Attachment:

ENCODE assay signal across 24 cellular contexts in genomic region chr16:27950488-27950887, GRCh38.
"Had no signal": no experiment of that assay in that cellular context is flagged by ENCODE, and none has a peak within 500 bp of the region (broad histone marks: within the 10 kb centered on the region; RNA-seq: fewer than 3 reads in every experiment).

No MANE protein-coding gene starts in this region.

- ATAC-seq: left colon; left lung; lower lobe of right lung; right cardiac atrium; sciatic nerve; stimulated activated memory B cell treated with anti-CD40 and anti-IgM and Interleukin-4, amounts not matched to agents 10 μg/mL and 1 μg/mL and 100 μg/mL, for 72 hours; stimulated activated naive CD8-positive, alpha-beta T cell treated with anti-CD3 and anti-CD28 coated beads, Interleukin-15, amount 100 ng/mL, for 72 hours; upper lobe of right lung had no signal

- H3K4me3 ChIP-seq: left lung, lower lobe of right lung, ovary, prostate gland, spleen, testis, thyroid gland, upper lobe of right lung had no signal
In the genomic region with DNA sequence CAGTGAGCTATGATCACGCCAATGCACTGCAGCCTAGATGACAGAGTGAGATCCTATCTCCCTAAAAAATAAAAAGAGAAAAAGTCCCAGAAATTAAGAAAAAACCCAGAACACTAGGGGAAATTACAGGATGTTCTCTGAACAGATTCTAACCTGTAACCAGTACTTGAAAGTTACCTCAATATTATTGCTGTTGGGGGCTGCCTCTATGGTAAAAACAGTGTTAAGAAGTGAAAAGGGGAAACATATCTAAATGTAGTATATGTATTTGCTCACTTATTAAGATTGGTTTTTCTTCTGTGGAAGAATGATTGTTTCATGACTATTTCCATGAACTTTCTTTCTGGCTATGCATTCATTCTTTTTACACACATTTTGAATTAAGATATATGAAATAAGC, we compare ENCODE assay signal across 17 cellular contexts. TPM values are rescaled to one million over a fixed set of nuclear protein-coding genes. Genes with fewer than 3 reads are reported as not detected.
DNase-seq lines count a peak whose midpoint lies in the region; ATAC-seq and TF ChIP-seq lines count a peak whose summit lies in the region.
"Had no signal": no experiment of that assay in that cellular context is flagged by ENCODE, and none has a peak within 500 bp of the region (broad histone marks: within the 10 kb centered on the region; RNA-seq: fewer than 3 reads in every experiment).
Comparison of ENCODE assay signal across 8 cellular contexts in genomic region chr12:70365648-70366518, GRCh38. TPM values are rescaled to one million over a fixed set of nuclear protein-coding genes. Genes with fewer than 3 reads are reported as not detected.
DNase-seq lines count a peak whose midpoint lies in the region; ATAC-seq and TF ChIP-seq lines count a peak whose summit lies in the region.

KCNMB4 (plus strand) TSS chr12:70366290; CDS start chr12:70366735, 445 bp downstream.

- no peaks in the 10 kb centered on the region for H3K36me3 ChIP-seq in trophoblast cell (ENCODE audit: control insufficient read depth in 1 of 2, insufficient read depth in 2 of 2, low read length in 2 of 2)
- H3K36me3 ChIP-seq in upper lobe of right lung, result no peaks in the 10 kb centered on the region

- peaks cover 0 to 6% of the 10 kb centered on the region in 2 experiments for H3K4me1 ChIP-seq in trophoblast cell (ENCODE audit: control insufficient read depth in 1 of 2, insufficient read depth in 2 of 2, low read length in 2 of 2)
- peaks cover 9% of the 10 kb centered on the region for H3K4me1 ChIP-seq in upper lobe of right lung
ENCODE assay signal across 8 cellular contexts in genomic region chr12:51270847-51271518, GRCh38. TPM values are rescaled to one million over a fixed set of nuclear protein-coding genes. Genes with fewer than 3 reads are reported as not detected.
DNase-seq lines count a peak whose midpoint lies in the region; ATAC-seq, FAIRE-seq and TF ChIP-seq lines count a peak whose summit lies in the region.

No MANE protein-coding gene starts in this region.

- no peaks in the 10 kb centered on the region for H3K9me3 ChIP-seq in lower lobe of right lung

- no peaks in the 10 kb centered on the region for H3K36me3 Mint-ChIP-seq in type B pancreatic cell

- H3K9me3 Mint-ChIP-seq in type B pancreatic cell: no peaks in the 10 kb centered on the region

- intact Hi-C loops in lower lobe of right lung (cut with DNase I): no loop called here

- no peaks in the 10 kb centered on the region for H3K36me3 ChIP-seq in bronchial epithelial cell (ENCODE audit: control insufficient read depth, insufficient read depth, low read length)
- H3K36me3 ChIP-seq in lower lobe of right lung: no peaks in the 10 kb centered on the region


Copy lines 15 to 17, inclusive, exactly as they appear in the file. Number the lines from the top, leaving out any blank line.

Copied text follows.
- peaks cover 9% of the 10 kb centered on the region for H3K4me1 ChIP-seq in upper lobe of right lung
ENCODE assay signal across 8 cellular contexts in genomic region chr12:51270847-51271518, GRCh38. TPM values are rescaled to one million over a fixed set of nuclear protein-coding genes. Genes with fewer than 3 reads are reported as not detected.
DNase-seq lines count a peak whose midpoint lies in the region; ATAC-seq, FAIRE-seq and TF ChIP-seq lines count a peak whose summit lies in the region.